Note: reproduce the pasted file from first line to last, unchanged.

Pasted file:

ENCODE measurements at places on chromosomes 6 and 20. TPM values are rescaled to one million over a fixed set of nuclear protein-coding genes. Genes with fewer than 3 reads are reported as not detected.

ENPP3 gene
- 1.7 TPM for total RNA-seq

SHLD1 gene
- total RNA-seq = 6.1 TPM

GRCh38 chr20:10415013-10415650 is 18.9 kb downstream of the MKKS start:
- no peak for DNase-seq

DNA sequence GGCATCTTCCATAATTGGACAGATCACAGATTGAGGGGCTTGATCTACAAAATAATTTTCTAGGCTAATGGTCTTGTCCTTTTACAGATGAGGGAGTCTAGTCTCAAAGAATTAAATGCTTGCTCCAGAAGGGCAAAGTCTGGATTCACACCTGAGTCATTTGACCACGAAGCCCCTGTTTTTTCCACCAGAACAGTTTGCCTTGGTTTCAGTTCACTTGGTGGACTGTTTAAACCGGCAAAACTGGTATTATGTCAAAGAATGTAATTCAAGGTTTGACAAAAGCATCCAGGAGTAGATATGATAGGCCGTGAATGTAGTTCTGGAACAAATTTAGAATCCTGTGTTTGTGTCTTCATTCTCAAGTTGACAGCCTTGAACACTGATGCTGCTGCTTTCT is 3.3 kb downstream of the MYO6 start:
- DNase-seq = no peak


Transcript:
ENCODE measurements at places on chromosomes 6 and 20. TPM values are rescaled to one million over a fixed set of nuclear protein-coding genes. Genes with fewer than 3 reads are reported as not detected.

ENPP3 gene
- 1.7 TPM for total RNA-seq

SHLD1 gene
- total RNA-seq = 6.1 TPM

GRCh38 chr20:10415013-10415650 is 18.9 kb downstream of the MKKS start:
- no peak for DNase-seq

DNA sequence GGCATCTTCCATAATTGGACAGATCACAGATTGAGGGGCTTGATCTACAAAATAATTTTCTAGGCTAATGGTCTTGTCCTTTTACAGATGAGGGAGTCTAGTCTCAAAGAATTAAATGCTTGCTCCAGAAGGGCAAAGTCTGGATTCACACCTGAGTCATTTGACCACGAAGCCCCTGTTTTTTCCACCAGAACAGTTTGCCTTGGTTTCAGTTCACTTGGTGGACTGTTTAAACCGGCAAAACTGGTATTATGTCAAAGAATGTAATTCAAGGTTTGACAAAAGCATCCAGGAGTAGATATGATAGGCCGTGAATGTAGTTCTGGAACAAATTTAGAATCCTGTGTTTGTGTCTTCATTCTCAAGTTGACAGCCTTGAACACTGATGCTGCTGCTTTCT is 3.3 kb downstream of the MYO6 start:
- DNase-seq = no peak